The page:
Here are a few pictures of our view from the top of the road:
Once we made it to the actual trail, it was easy enough, aside from a few confusing places were the trail branched off in two different directions and there was no helpful scarecrow a la Wizard of Oz to point us in the right direction. So we just picked one and that ended up working out surprisingly well for us. The trail wound around next to a river that started off a small offshoot but grew as we progressed. A few of us decided to dunk various items of clothing or hats in to stay cool, and thus I passed the majority of the three hour journey with a wet scarf haphazardly draped around my head/ neck. Very fashionable indeed.
The trail itself was an adventure. At times, there was plenty of space on the path, but other times we were inching around a narrow path next to the river. The drop off was only about 5 or 6 feet, but still it wouldn't have been a fun tumble, so we alternately ducked, crouched, swung, and crawled through different parts of the journey. Different sections of the trail were connected by a series of 4 suspension bridges, which were about as cool as they were wobbly and vaguely terrifying.
Here are some of the bridges and the trail itself where aforementioned ducking and crouching occurred:
Although it was a long walk, it was beautiful. Because we came in the afternoon, we got to see the sun start to hang lower and lower on the rocks, radiating the most vibrant orange. At the end of the trail, there was a small waterfall where you could do a bit of swimming if you were so inclined. The water was about 40 degrees but I waded in with my shoes off and stayed soaking my feel til they started to feel tingly from the cold. We relaxed for a bit there, eating our snacks and talking before we turned around. The walk back was markedly faster, now that we, you know, knew were we were going.
We didn't get back to our homestay until nearly 9 pm that evening (after leaving at 2:15ish) so suffice to say I was exhausted. Also I really had to pee.
Saturday started off a bit later, which was nice because it gave us some time to recover from the previous day. Our host mom departed in the morning to spend the weekend with her brother and other members of her family, so we were left to our own devices. No, we did not set the building on fire. We are saving that for another time.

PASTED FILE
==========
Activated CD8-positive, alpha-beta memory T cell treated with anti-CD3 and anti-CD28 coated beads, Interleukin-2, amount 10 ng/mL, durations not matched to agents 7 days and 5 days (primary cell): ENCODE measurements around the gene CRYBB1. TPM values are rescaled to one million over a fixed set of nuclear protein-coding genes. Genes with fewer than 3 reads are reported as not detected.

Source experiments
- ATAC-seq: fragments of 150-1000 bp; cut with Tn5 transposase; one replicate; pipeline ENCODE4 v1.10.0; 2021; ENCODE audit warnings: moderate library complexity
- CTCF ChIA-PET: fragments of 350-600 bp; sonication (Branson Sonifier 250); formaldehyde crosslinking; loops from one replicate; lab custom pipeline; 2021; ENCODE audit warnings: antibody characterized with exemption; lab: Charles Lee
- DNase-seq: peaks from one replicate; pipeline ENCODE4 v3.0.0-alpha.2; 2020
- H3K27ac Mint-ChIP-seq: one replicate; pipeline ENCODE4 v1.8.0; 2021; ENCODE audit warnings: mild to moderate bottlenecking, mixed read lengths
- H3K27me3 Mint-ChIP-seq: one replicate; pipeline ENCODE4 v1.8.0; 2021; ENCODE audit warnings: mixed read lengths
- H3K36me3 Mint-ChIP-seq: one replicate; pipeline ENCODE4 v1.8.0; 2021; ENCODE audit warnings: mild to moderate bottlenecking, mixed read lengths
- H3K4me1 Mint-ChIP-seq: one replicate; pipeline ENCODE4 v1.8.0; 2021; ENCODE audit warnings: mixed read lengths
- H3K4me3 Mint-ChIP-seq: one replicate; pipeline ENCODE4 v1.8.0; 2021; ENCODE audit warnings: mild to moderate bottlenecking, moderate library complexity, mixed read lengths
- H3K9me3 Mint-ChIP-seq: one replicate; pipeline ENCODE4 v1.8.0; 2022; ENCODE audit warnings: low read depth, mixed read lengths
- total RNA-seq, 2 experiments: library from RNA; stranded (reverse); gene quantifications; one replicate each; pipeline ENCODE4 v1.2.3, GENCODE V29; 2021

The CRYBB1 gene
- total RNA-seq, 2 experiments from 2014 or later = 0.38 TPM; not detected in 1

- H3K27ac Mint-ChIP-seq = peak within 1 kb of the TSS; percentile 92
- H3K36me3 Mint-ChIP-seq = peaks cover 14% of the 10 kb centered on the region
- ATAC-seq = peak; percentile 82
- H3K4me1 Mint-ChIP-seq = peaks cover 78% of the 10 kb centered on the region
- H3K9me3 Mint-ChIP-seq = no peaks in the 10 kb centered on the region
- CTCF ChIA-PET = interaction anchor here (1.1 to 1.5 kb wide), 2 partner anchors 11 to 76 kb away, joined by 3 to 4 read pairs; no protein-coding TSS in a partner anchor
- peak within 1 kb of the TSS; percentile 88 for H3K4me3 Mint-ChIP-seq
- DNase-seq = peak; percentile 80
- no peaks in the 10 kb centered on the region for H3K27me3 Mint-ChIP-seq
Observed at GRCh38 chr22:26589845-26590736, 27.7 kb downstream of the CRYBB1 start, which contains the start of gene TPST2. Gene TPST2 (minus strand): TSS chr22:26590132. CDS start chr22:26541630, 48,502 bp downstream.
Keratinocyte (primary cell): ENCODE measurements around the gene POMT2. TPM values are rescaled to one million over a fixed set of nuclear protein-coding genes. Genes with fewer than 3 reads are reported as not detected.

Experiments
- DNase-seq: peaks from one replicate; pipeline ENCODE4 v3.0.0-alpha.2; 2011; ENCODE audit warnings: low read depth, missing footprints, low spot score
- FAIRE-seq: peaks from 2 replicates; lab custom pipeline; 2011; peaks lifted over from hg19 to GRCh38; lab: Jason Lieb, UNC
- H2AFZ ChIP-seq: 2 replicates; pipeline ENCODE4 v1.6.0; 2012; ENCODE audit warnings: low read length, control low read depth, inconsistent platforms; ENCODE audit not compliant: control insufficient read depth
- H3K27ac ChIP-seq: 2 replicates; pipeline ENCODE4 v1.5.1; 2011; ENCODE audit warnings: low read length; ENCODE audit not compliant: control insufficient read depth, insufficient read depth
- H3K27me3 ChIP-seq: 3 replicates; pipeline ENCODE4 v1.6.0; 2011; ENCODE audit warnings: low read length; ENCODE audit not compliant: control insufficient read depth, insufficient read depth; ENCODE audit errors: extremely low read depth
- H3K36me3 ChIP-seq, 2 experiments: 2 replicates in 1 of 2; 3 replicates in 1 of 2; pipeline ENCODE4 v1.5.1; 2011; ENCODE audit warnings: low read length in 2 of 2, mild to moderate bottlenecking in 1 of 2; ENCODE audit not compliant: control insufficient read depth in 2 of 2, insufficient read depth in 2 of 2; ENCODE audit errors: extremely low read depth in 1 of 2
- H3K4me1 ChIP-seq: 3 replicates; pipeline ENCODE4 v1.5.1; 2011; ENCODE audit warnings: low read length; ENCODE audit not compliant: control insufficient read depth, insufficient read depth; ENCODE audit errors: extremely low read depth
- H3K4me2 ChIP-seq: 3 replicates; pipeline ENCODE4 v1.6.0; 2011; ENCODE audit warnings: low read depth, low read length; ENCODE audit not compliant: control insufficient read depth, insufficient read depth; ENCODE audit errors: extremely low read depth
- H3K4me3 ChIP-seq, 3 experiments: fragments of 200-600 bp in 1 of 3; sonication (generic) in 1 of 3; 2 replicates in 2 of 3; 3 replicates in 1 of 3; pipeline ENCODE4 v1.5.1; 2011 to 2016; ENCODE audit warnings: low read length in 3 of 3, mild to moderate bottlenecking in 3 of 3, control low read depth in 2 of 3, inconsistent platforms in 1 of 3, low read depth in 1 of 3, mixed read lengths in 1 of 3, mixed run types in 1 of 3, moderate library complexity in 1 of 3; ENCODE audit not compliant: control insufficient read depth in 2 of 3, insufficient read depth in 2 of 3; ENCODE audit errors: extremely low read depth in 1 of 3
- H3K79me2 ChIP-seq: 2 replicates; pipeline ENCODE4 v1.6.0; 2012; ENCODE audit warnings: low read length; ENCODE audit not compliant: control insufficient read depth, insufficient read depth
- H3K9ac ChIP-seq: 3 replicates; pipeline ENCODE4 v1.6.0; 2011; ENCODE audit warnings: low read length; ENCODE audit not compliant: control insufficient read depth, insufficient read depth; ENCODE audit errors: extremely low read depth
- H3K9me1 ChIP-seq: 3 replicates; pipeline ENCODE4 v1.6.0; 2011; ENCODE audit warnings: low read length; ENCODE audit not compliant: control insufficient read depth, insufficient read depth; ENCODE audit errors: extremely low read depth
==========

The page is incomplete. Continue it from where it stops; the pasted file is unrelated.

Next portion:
Around 3:30, we set out to meet some friends to go shopping. My roommate was convinced that there was an open air market in the old Arab quarters of the city, so we went on a wild goose chase to find it only to conclude that the open air market that we were looking for was the one we passed on the way up (20 minutes prior). So we retreated to look at the little chotchkies for a few hours. Also, Europe fashion alert: Hammer pants (or as my roommate calls them "Genie Pants") are back in. Or at least, they seem to be because they are sold everywhere in the open air market (I have a sneaking suspicion that they appeal so much to the tourists because they are the only pair of pajama pants you can wear outside your room with being socially exiled in Spain). But hammer pants on hammer pants on hammer pants. Enough to make MC Hammer swoon.
We returned to our homestay around 6 for dinner before we would reconvene for tapas at 10:30. And because our house-mom was out, we didn't have to eat until we were about to explode. It was a strange feeling indeed. We tapas-ed (it is not a verb technically but it is one now) for a few hours with our big group discussing important topics like our favorite spongebob quotes (If you ever need an ice breaker, i highly recommend it in all cases, ever). With our drinks, we got some sort of chicken covered in a sweet marinade on top of a piece of bread with some french fries and it was delightful, as free food generally is! After that, we all started walking to the club which was about 15 minutes away. When we got there we realized we were hideously underdressed. Part of the problem was that there was a wedding party that was going to the club as well so imagine us Americans, me in my shorts and Converse sneakers standing next to these tall willowy women in literal ball gowns and heels tall enough to make me wince. By some miracle, after some big guy asked us if we were on the list (I laughed at him before I realized he was serious), we were let in and us ladies didn't even have to pay. Now it was around 1am by that point and we made our way up to the patio that looked out on the Alhambra which was still lit up on the night sky. You would think 1 am would be a pretty hopping time to go to a club, but no. Typically Spanish party life livens up around 2 or 3 and dies down around 6 am. Yeah...no thanks. We danced a little bit before Jenni and I headed back home for the evening. We weren't out too late and I am sure one of these days we will make a real go at it and maybe manage to stay awake for the full nine yards, but we shall see.
Alrightey, I shall wrap this up! But again, I say it every post but I mean it sincerely, thank you so much for reading and caring enough to take a peek!
Thank you to the Helen Barr Rudin Grant for making this blog and my adventures abroad possible*